ELLENSBURG — When Dar, one of the chimps housed at the Chimpanzee Human Communication Institute at Central Washington University, died suddenly late in November, the question of the future of an already-dwindling chimpanzee population at the center became even more pressing.
Dar's death reduced the total population at CHCI to two, but even before, the institute had been looking at ways to acquire new chimpanzees.
Chimpanzees are deeply social, and may live in groups of more than 100 in the wild. Construction of the institute finished in 1993, and at its peak, it housed a family of five chimpanzees that learned American Sign Language. The chimps use signs to speak with each other and humans.
CWU College of the Sciences Dean Kirk Johnson outlined options for the center in a report to university president Jim Gaudino and his cabinet last week. Johnson said every acceptable option for creating a proper environment for the remaining chimpanzees, Tatu and Loulis, means adding more chimpanzees at the facility or moving them to a sanctuary.
The decisions in the Wednesday report revolve around the cost of building renovations required to add new chimps, the program's value to the university and what's best for the chimps.
"We're left with the options of closing it down and finding homes for them or bringing in new members as the two most viable options," Johnson said.
The center is a sanctuary for chimpanzees and a research center for behavioral and primate care research. It is open to the public for regular Chimposiums, where guests can visit and learn more about chimpanzees.
Adding three to five chimps to bring the population to an acceptable number would require a $1.9 million remodel and state capital funding.
As social as they are, chimps are also deeply territorial, and the center would need a system of barriers and enclosures to properly integrate newcomers with the current population.
Another option is to move the chimps to a sanctuary elsewhere.
Friends of Washoe, a nonprofit group named for the chimp family matriarch that charges itself with the care of the chimps, "owns" the chimps, while CWU owns the CHCI facility.
The group could move the chimps to a sanctuary, assuming it finds one with room, but that would most likely cause stress for Tatu and Loulis. The chimpanzees have lived as a single family for almost 33 years.
Johnson noted that it might also mean the effective end of a valued tourism and outreach facility and loss of name recognition for the university at large.
Records from CHCI show it had about 6,000 visitors last year, 84 percent of which were from outside of the county, and 24 percent came to Ellensburg solely to visit CHCI.
Since Johnson started his review in February, feedback has generally supported adding chimps, he said.
He's met with multiple constituents, including Friends of Washoe, CHCI Director Mary Lee Jensvold, community leaders and the CWU student government.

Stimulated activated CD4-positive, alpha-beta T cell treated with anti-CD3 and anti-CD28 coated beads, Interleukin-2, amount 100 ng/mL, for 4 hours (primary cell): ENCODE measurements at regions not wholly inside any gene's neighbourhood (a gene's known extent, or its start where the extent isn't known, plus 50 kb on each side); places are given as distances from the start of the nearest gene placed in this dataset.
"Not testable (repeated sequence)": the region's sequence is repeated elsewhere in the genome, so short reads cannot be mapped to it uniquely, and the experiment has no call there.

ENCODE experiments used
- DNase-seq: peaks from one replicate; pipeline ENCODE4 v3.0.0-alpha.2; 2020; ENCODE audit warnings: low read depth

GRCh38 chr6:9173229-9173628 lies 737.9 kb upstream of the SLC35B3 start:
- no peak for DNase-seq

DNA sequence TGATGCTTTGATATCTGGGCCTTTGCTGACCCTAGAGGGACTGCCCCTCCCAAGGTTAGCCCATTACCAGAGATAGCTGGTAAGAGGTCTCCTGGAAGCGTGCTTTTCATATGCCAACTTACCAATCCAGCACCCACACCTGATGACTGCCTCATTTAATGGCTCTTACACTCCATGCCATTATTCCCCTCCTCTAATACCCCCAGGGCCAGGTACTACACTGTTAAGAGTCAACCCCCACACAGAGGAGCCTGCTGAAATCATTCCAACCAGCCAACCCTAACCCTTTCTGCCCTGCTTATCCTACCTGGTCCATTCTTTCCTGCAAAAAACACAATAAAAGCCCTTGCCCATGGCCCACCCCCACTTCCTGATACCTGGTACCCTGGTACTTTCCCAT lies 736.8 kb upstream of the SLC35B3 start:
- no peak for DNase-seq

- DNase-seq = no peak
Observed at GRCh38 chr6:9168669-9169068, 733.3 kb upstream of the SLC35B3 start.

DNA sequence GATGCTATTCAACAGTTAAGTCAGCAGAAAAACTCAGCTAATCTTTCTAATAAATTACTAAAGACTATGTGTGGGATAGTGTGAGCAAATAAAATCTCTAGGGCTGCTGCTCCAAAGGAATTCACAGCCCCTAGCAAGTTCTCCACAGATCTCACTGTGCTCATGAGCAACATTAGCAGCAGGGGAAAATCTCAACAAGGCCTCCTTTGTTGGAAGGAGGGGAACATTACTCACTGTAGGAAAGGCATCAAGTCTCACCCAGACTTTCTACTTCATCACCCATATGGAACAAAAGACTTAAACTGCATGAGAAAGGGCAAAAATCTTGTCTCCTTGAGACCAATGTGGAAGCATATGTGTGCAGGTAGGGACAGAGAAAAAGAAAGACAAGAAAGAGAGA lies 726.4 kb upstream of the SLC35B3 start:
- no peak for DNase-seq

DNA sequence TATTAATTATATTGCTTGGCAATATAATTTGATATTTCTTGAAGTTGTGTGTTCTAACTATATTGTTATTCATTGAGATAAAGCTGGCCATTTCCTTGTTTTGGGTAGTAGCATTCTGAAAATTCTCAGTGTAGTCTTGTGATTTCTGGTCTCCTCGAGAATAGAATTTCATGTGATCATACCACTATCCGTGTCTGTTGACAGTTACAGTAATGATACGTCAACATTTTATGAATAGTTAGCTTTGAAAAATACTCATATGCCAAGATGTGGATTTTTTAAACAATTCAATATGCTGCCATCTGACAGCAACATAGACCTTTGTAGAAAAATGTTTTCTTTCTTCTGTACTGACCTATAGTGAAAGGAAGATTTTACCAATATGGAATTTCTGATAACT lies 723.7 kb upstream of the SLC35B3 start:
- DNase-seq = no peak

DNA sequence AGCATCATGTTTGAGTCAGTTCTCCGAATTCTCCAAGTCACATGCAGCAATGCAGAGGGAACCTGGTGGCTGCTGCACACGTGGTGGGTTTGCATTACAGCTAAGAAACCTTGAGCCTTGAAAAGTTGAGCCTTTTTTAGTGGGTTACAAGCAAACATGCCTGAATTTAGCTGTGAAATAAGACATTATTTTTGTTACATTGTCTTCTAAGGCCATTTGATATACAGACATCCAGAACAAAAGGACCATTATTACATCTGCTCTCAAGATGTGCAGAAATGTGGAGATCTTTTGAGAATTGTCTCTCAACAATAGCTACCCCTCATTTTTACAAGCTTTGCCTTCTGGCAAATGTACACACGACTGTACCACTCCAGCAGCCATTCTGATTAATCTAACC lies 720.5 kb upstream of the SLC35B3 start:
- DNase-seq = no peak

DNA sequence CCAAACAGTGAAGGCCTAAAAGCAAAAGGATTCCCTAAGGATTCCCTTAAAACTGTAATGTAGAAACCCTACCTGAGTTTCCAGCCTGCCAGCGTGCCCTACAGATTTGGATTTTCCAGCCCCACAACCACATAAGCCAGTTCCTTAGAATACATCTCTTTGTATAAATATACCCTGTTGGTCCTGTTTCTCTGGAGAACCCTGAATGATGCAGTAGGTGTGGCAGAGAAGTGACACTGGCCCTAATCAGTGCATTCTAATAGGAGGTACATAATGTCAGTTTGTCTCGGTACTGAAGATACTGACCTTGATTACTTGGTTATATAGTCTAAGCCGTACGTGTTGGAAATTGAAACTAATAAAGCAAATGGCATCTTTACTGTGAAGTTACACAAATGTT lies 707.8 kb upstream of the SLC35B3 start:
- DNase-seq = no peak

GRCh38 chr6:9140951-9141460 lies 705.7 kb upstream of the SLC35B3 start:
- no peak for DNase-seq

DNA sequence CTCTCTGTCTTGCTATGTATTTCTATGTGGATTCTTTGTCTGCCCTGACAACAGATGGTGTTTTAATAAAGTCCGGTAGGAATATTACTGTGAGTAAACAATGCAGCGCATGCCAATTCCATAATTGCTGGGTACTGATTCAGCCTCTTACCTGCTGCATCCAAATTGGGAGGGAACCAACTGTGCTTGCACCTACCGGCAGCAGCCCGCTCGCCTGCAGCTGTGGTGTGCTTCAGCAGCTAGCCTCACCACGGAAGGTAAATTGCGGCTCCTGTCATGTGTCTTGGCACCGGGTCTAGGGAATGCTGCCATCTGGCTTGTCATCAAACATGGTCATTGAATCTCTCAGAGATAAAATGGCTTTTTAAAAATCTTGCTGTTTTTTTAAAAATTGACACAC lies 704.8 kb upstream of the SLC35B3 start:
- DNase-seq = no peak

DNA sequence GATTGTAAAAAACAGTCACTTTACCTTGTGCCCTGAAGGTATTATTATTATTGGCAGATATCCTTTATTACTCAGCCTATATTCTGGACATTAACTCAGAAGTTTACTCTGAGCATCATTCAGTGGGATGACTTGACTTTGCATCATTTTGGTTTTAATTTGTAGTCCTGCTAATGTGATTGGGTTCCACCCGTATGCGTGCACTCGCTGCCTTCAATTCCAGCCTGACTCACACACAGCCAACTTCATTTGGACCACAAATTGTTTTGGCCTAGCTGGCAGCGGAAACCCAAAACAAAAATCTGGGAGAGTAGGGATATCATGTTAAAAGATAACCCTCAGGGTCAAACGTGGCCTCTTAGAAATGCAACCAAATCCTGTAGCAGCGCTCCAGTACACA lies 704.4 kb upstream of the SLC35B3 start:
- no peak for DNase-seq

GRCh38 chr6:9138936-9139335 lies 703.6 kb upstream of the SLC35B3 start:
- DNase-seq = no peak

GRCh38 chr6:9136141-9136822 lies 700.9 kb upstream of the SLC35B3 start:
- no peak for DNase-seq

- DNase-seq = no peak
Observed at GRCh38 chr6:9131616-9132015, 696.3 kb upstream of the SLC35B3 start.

Some business owners have signed a petition in support of adding chimps, and earlier this month, the Ellensburg City Council voted unanimously to write a letter to Gaudino in support of renovating the facility and adding chimps.
The majority of speakers at a CWU student club senate meeting supported the remodel, he said, as did most members of the faculty senate.
Johnson's recommendations that included a remodel also included reemphasizing research at the facility. Two of the plans included reorganizing the program or adding staff to expand the amount of research work done through CHCI.
Jensvold said more research staff would mean more publishing, but disagreed with the implication that research output at CHCI is anywhere below par or lacks value.
She is the single faculty member producing CHCI-related research, since Roger and Deborah Fouts, the program's founders, retired.
"But we're still managing to get things out there," she said.
She publishes something once or twice yearly, she said, and has been invited to multiple conferences on primate behavior and captive primate care research.
"I don't know. Other people outside of Central seem to recognize what we're doing in terms of research," she said. "Maybe some people see it as less valuable, but it's gobbled up by journals."
Beyond her research, there is also work from students. Johnson's review found that CWU's primate behavior program faculty and students have generated about 100 presentations and manuscripts in the past 10 years.
"One of the things I've learned in the last -- as we've gone through this process with the university -- is we don't toot our horn enough," Jensvold said.
It's not really her style, she said. CHCI is a research facility and sanctuary, not a tourist attraction -- and even though there are many good programs at the school, CHCI is a valuable feather in Central's cap.
It's also a good recruiting tool, she said. Thousands of K-12 students come through for weekday trips to the facility every year, students who might not have visited Central otherwise.
Students who aren't interested in primate research might be motivated to enroll at Central, she said, adding that a recent student visitor told her he came to Central because of a Chimposium visit in the fourth grade.Linda Schactler, director of public affairs at the university, said the best estimate she could offer for any decision from the cabinet would be some time in May, after the current legislative session ends and budgets are finalized.
The legislative session officially ends April 28, but has been extended for last-minute budget battles before.
How much of CWU's $87 million in capital budget requests, including the roughly $7 million minor works request, makes it through the process will go a long way toward determining the chimps' future. Any money for CHCI would come from the minor works pot, Schactler said.
Jensvold said the decision needs to come sooner than later.
"Tatu and Loulis need something done for them soon," she said. "It has been going on for too long."